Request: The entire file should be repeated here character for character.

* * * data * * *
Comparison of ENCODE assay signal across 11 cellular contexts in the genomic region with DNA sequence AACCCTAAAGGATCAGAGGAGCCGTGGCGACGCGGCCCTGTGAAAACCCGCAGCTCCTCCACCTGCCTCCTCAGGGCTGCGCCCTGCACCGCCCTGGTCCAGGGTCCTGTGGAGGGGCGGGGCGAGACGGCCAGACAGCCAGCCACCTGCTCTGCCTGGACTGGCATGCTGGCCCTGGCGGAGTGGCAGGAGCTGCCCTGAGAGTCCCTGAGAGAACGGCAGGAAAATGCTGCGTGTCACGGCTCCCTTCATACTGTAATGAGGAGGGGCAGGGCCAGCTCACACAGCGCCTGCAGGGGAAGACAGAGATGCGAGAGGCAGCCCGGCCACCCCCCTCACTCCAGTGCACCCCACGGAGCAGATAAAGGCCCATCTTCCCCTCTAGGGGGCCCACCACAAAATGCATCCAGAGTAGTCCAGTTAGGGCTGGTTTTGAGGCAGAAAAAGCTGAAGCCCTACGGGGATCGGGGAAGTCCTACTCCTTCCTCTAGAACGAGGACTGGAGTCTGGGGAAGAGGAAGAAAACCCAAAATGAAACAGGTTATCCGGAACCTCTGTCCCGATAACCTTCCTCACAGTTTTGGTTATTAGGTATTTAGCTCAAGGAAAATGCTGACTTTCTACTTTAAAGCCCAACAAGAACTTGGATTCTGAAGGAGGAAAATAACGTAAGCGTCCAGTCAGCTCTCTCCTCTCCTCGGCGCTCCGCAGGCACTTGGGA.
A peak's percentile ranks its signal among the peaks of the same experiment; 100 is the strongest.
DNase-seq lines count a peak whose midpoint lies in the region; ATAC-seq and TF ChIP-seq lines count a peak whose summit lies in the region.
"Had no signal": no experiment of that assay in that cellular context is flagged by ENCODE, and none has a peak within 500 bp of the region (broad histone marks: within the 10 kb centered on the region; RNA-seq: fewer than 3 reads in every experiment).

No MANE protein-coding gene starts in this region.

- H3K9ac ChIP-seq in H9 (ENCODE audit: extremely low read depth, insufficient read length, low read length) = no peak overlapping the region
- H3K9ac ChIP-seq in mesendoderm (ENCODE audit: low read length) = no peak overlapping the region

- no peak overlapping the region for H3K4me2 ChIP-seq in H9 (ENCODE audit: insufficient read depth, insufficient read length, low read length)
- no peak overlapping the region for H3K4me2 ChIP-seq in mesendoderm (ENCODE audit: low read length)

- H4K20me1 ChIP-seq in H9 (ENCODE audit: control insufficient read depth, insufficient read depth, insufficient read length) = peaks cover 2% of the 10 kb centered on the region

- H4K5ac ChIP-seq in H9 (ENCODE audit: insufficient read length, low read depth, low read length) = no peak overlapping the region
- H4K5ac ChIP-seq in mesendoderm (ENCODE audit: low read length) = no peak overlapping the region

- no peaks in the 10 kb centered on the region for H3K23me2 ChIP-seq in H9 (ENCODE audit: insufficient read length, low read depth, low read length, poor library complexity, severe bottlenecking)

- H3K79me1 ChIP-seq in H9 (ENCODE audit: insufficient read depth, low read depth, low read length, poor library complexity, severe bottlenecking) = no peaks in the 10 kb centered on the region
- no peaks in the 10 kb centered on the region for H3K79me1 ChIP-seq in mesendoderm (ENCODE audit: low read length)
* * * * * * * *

Comparison of ENCODE assay signal across 11 cellular contexts in the genomic region with DNA sequence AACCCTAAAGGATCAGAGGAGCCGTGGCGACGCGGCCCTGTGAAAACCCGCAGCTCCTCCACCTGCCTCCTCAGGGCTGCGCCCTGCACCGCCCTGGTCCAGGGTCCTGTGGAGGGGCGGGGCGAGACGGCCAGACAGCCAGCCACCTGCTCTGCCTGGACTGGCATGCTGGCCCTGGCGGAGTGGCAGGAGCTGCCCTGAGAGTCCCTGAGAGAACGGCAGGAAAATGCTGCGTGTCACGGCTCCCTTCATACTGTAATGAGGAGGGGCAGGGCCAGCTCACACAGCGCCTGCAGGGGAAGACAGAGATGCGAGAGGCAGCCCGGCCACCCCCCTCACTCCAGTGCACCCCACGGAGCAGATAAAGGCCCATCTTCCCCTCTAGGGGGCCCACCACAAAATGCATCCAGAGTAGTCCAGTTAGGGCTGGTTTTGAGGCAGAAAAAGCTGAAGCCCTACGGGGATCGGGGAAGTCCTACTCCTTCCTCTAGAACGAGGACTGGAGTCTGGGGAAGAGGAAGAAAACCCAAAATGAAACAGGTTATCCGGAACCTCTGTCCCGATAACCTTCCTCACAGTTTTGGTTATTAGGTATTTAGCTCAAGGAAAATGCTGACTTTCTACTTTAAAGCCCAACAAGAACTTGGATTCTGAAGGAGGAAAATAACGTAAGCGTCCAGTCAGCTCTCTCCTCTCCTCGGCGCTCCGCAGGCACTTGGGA.
A peak's percentile ranks its signal among the peaks of the same experiment; 100 is the strongest.
DNase-seq lines count a peak whose midpoint lies in the region; ATAC-seq and TF ChIP-seq lines count a peak whose summit lies in the region.
"Had no signal": no experiment of that assay in that cellular context is flagged by ENCODE, and none has a peak within 500 bp of the region (broad histone marks: within the 10 kb centered on the region; RNA-seq: fewer than 3 reads in every experiment).

No MANE protein-coding gene starts in this region.

- H3K9ac ChIP-seq in H9 (ENCODE audit: extremely low read depth, insufficient read length, low read length) = no peak overlapping the region
- H3K9ac ChIP-seq in mesendoderm (ENCODE audit: low read length) = no peak overlapping the region

- no peak overlapping the region for H3K4me2 ChIP-seq in H9 (ENCODE audit: insufficient read depth, insufficient read length, low read length)
- no peak overlapping the region for H3K4me2 ChIP-seq in mesendoderm (ENCODE audit: low read length)

- H4K20me1 ChIP-seq in H9 (ENCODE audit: control insufficient read depth, insufficient read depth, insufficient read length) = peaks cover 2% of the 10 kb centered on the region

- H4K5ac ChIP-seq in H9 (ENCODE audit: insufficient read length, low read depth, low read length) = no peak overlapping the region
- H4K5ac ChIP-seq in mesendoderm (ENCODE audit: low read length) = no peak overlapping the region

- no peaks in the 10 kb centered on the region for H3K23me2 ChIP-seq in H9 (ENCODE audit: insufficient read length, low read depth, low read length, poor library complexity, severe bottlenecking)

- H3K79me1 ChIP-seq in H9 (ENCODE audit: insufficient read depth, low read depth, low read length, poor library complexity, severe bottlenecking) = no peaks in the 10 kb centered on the region
- no peaks in the 10 kb centered on the region for H3K79me1 ChIP-seq in mesendoderm (ENCODE audit: low read length)